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© 2002-07 AFHS
18 Jul 2002

 

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Canadian Copyright Law

 

Lois SparlingGensoft - March 2001
by Lois M. Sparling, AFHS Member

  • Copyright is automatic in Canada
  • Copyright protects original works (e.g.,. letter, map, photograph).
  • Copyright does not protect ideas or facts (e.g.,. date and place of birth).
  • Copying part of a work for private study or research without permission is OK.
  • Copyright generally lasts the life of the author/photographer/creator plus 50 years.

There are some significant differences between Canadian and American copyright law so do not be guided by American information on copyright without checking on whether it also applies in Canada.

What is Copyright?

Copyright legally protects the rights of the creator to control his or her original creation. Examples of creations which are protected by copyright are: books, articles, letters, emails, photographs, maps, music, art, computer programs. Copyright makes it illegal to copy significant parts without permission.

Copyright is automatic in Canada

It is not necessary to register your copyright or to use the copyright symbol. Copyright exists for all original works as soon as the work is created.

Exception to Copyright Restrictions - "Fair Dealing"

It is okay to copy a portion of a work if the amount being copied is "fair" and it is for 1 of 5 permitted purposes: research, private study (e.g.,. for genealogical research), criticism, review or news reporting.

If you are copying more than a "fair" part of a work or going beyond research and private study, then you should seek permission. For example, if you are creating a web site or writing a family history book for even limited distribution. It does not matter whether you are using the copyrighted material for a commercial or non-commercial purpose.

Copyright Expires

The general rule is that copyright lasts for the life of the author plus 50 years. Once copyright expires, the work is in the public domain and anyone can make copies for any purpose without permission. After the death of the author, photographer, or mapmaker, permission should be sought from the author's estate. Also, copyright can be transferred or sold. If that has happened, you should seek permission from the owner of the copyright. The duration of copyright for photographs and maps was different until recent amendments to the Canadian Copyright Act. The bottom line is that if the photograph or map was made before 1 January 1948, it is in the public domain. Otherwise the new rule of the life of the photographer, etc. plus 50 years apples.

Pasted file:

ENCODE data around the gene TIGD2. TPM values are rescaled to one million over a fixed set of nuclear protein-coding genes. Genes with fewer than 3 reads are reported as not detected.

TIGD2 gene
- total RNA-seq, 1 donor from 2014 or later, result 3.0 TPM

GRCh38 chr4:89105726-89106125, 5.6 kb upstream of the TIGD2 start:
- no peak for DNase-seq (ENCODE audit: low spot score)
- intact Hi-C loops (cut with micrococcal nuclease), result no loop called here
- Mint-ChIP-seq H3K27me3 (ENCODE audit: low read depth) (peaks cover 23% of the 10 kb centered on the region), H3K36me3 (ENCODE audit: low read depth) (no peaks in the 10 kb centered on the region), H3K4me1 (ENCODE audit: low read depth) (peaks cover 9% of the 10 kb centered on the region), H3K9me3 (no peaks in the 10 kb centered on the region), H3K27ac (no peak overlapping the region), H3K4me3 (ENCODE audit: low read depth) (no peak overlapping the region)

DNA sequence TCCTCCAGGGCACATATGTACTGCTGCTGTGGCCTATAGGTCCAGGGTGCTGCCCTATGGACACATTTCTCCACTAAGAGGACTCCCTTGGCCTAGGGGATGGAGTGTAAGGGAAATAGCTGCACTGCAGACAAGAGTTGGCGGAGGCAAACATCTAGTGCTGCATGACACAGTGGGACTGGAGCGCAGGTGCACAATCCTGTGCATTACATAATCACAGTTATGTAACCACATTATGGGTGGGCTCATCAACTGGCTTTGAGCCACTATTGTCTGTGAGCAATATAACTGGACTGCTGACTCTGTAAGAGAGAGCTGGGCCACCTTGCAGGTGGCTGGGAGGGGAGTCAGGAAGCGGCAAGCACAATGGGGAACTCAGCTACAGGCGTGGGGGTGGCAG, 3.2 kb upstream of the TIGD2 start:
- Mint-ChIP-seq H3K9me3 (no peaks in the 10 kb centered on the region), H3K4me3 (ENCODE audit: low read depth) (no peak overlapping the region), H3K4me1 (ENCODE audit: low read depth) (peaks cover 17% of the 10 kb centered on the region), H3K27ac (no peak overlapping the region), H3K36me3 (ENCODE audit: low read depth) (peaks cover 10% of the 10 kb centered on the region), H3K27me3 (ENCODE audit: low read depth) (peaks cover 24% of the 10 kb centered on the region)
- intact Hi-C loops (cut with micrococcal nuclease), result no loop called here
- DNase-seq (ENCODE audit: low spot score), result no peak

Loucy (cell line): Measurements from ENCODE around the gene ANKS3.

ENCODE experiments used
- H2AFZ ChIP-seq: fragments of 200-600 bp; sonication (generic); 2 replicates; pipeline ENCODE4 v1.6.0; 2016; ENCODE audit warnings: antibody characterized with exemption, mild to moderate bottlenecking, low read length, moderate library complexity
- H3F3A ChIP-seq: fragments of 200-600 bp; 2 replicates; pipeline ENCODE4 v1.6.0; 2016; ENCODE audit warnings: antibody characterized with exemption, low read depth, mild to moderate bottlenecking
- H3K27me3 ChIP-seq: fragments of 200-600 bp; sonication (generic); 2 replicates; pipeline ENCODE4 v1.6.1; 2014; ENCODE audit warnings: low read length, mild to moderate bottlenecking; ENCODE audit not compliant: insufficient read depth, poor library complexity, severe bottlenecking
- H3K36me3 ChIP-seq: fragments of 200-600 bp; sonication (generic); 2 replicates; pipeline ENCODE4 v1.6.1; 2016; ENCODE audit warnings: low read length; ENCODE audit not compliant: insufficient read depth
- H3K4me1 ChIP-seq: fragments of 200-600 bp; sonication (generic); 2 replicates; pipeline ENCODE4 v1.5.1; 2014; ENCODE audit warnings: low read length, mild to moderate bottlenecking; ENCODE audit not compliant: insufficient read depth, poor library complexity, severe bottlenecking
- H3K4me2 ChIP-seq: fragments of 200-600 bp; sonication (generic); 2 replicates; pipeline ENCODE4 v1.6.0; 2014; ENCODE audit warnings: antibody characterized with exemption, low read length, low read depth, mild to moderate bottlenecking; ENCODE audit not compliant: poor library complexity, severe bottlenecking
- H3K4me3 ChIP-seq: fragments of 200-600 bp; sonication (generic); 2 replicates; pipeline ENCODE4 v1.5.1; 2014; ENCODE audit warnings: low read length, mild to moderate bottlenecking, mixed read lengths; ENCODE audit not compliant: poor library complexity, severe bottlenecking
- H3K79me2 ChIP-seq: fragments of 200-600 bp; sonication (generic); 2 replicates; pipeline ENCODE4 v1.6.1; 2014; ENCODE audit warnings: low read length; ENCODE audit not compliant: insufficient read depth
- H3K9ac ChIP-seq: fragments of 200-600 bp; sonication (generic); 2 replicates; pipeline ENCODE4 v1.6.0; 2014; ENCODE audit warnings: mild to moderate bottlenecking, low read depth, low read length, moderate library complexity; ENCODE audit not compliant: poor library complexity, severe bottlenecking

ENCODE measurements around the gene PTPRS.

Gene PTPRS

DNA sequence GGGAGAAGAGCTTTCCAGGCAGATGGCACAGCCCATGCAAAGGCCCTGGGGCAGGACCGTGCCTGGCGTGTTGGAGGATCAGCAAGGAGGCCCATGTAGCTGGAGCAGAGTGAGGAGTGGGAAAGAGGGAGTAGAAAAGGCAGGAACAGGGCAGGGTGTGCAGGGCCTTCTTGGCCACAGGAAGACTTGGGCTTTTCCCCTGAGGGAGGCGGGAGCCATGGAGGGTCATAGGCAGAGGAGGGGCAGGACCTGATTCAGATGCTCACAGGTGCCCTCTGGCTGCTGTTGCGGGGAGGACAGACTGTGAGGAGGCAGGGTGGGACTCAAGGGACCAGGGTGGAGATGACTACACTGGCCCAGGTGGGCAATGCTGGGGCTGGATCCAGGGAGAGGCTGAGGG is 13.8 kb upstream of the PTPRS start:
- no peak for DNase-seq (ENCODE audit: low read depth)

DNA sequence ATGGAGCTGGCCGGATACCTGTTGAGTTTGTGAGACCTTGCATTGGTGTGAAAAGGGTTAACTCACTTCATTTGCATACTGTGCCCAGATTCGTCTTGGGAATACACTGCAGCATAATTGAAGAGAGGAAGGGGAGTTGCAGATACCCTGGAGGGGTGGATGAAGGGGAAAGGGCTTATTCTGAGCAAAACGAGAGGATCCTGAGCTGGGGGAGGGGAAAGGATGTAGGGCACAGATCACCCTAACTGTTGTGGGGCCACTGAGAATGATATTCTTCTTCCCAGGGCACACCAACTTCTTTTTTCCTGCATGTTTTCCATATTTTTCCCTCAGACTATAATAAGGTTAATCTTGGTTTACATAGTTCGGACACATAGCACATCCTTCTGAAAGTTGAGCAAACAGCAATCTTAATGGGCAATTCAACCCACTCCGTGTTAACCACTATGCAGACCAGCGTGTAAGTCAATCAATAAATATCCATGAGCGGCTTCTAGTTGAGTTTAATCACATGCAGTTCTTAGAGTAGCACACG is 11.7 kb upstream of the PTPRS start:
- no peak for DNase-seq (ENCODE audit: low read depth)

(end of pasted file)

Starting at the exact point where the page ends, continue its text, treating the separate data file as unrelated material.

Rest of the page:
Copyright only protects original works NOT facts or ideas

What this means for genealogical research is that there is no copyright protection for historical facts such as names, family relationships, dates and places of births, marriages and deaths and other facts about our ancestors. Therefore, there is no copyright in the facts contained in the typical pedigree, list of descendants or family history. You cannot distribute photocopies or quote extensively from them without permission but you can freely use the facts in them. Copyright also does not apply to interviews or impromptu conversations. However, good genealogical practice demands that you cite your sources of facts. Good manners demands that you acknowledge and respect the research of other family historians.

Tracking down copyright owners to get permission can be a chore

I therefore suggest that you make your life easier when you get to the stage of writing a family history by sticking to facts and using old photographs, maps, letters, etc. which are in the public domain.